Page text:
The following vision was developed by the working group: “To promote and demonstrate voluntary stakeholder contributions to the biodiversity economy through responsible and sustainable natural resource management for the benefit of the people of South Africa and the natural environment”.
Throughout 2018 and 2019 feedback on the progress of the literature review and feasibility study was provided to the Wildlife Forum. At its meeting in September 2019 several principles were agreed to frame the next phase of engagement in the development of a voluntary market-driven wildlife industry certification scheme. These principles include:
- The phase 1 literature review and feasibility report is a starting point for further engagements;
- The ownership of the certification scheme will need to be determined in the next phase of its development;
- The certification scheme should aim to support and enhance the sustainability of wildlife ranching operations and not be a barrier to entry for new entrants into the sector;
- The base standard of the certification scheme should be based at the level of the game ranch, with a focus on custodianship practices of both land and species. Separate activity standards, such as for hunting, game meat harvesting and other value chain activities in the wildlife industry would be developed to complement the base standard;
- The scheme should focus on providing positive incentives to encourage increased uptake of sustainable practices;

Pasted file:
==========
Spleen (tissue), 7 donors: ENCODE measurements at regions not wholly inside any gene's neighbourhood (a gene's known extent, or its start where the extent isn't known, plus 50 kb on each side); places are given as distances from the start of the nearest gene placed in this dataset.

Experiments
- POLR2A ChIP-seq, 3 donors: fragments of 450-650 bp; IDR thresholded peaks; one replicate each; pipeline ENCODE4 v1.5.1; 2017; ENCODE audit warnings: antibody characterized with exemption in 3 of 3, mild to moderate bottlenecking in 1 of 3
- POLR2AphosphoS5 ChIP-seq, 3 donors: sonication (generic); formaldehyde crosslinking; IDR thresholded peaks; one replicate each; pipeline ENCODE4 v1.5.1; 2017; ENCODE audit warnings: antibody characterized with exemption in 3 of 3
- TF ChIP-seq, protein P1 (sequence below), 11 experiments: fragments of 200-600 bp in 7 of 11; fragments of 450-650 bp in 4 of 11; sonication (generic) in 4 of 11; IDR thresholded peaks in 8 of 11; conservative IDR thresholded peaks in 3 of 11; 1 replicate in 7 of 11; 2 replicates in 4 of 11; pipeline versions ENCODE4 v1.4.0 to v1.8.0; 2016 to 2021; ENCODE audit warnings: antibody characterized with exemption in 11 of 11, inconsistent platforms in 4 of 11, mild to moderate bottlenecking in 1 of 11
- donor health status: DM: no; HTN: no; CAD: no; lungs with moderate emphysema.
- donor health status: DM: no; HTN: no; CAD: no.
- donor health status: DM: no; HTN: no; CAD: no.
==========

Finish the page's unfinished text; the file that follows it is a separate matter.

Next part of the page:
- The scheme should be voluntary, market-driven and not be used as a fund-raising mechanism by the public sector;
- The wildlife ranching industry is primarily run on a similar basis to commercial agricultural enterprises and should not be expected to be run as a nature reserve that has biodiversity conservation as its primary objective; and
- The views of consumer groups should also be considered in the further development of the scheme.
Several initiatives related to the development of this certification scheme are underway. The following are examples of these initiatives:
- Conservation Outcomes, through an initiative funded by the Green Trust, has started work on developing a game meat harvesting protocol linked to the development of a brand for game meat that has been harvested from Protected Areas.
- Wildlife Ranching South Africa (WRSA) has developed a suite of best practice guidelines that their members are required to comply with. Similarly, other associations have developed standards or guidelines for their respective activities within the broader wildlife economy.
- Assessment of the extent of Other Effective Area-Based Conservation Measures (OECMs) in South Africa
5. Strategic objectives of the development of a voluntary, market-driven Wildlife Economy Certification Scheme
SO1: To ensure active stakeholder engagement throughout the development of the Certification Scheme